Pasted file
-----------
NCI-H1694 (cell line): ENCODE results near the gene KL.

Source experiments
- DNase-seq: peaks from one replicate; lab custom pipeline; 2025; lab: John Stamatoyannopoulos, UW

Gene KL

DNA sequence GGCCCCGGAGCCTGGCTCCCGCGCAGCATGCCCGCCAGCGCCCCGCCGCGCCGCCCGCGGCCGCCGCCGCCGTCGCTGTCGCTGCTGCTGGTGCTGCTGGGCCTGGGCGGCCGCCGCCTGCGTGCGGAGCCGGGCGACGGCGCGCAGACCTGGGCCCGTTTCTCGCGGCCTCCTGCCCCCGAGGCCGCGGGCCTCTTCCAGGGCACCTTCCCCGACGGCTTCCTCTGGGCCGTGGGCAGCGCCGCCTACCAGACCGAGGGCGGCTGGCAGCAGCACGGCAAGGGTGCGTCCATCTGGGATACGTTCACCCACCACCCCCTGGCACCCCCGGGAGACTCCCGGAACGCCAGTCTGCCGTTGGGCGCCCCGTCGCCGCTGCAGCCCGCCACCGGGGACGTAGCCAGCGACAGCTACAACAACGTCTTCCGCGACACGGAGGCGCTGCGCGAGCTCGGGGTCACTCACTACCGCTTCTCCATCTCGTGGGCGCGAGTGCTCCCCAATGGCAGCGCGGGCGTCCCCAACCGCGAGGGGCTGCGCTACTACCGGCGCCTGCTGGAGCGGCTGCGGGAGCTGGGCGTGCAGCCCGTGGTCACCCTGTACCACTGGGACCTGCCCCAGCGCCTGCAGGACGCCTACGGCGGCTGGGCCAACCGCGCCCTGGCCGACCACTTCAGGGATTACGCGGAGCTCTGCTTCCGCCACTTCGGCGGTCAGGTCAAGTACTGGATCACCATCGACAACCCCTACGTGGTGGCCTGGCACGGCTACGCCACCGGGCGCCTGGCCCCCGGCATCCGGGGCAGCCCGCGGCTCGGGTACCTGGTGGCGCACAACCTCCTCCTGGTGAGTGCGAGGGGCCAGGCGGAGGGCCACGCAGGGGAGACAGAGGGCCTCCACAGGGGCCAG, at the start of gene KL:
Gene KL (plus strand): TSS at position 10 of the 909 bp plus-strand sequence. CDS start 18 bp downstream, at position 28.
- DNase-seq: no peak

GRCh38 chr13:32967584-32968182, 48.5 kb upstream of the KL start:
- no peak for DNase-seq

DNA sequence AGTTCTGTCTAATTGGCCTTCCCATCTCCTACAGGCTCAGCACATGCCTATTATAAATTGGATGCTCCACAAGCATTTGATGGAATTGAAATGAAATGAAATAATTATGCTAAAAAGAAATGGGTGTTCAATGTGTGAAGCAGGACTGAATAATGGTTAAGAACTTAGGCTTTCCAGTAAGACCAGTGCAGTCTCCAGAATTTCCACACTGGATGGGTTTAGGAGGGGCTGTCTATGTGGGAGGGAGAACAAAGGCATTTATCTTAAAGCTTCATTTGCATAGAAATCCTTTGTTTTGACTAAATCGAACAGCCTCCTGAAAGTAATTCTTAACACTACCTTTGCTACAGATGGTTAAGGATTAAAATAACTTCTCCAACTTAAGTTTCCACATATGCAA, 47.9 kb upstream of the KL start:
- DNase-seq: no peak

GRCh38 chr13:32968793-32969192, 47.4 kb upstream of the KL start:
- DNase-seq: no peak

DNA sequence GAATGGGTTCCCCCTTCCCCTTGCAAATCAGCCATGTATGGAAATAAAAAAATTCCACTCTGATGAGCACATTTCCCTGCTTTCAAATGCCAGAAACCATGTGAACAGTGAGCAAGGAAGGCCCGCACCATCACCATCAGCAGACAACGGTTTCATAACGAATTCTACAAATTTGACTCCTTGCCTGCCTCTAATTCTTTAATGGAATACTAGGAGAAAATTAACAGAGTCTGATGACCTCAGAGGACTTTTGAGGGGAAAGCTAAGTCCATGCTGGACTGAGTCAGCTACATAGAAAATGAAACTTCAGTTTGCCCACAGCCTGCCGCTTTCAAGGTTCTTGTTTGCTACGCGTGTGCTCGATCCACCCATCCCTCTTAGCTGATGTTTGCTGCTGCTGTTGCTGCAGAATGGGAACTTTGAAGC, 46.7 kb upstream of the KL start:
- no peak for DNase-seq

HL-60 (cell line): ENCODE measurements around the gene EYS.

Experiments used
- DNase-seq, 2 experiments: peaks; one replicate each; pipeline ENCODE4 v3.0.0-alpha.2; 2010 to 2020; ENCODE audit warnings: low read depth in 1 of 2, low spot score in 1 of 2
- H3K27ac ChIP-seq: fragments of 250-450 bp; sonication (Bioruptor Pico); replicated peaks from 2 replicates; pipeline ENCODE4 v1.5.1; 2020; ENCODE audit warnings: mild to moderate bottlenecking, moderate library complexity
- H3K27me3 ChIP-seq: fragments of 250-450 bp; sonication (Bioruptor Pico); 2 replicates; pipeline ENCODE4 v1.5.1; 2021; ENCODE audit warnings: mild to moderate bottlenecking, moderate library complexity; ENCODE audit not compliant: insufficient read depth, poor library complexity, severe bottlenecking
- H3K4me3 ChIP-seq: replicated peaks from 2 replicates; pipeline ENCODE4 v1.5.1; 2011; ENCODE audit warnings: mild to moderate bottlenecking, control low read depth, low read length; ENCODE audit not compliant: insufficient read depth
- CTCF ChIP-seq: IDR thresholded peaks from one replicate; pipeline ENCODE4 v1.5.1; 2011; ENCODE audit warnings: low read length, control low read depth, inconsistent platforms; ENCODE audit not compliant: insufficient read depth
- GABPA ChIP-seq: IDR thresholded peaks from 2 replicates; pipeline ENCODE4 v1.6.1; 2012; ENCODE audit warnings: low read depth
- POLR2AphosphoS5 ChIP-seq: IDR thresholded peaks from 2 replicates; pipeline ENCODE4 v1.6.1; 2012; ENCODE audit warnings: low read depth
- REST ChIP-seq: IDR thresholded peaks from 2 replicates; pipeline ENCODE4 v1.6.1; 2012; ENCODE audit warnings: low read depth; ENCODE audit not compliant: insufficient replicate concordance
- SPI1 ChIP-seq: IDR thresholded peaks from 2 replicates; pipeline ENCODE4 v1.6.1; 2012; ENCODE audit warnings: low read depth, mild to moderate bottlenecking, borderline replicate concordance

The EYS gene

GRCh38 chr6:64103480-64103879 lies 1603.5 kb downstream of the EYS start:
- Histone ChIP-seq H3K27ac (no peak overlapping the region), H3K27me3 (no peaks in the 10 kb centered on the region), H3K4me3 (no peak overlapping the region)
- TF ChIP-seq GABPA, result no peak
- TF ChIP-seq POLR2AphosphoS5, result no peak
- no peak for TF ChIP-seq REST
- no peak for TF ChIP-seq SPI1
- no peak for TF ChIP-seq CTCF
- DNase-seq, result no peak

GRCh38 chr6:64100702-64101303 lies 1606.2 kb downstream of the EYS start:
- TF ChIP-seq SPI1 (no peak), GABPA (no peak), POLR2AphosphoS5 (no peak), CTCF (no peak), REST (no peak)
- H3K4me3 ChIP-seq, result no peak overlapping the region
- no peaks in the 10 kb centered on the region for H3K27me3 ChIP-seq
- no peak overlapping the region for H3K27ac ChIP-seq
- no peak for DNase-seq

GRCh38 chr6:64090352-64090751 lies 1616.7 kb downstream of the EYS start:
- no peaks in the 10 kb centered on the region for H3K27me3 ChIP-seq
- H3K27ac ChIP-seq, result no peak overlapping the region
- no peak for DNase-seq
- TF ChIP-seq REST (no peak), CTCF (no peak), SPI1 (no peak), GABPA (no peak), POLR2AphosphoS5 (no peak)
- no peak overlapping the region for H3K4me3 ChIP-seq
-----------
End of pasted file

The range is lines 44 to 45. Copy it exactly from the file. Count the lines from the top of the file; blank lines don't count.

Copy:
- H3K27ac ChIP-seq, result no peak overlapping the region
- no peak for DNase-seq